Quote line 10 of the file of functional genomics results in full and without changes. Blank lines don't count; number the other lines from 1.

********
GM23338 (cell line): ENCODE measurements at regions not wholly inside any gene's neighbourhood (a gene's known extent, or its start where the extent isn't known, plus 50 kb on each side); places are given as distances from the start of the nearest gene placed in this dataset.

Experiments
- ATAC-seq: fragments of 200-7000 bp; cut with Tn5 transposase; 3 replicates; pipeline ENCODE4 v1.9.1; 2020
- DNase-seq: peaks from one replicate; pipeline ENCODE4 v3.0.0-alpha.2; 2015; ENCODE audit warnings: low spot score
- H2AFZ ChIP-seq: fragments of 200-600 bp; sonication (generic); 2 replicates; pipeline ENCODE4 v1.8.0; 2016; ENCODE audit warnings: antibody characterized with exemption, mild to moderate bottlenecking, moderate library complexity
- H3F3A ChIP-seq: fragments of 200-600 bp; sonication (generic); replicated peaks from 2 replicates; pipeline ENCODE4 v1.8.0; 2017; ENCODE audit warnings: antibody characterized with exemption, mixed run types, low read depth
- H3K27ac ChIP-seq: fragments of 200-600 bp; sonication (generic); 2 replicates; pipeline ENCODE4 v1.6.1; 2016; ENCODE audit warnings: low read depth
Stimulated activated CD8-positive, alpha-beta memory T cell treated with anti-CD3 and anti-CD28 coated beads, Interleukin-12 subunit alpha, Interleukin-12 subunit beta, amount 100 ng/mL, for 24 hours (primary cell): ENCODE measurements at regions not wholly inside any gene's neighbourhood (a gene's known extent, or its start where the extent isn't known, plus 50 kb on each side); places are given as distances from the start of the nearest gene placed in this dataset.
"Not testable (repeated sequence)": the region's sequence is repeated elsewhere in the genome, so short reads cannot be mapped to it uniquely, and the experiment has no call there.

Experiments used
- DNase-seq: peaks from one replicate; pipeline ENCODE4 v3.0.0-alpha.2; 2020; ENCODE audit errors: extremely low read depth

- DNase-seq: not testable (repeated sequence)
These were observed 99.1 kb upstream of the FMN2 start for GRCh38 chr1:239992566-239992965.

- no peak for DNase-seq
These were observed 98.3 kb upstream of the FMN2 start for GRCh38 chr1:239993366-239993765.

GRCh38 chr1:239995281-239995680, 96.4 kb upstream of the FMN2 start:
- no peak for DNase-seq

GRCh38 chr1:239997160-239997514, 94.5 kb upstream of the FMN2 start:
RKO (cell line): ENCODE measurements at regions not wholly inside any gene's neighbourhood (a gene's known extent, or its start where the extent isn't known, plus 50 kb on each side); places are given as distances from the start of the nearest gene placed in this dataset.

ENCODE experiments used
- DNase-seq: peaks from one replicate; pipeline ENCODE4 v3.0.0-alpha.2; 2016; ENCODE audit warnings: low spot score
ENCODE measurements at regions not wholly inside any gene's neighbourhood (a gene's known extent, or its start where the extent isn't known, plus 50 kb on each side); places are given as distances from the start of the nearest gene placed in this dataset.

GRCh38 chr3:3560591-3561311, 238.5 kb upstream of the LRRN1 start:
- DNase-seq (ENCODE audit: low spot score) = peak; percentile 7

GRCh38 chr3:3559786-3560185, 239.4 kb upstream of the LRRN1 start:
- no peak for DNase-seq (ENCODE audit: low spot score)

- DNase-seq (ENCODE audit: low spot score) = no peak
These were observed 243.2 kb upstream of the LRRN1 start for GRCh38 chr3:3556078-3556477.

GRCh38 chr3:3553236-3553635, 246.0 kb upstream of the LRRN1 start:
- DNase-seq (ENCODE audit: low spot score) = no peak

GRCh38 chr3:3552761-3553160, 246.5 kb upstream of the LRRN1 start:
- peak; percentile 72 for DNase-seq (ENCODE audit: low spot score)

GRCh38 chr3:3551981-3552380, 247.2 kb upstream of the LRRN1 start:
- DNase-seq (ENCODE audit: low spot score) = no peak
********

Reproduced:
Experiments used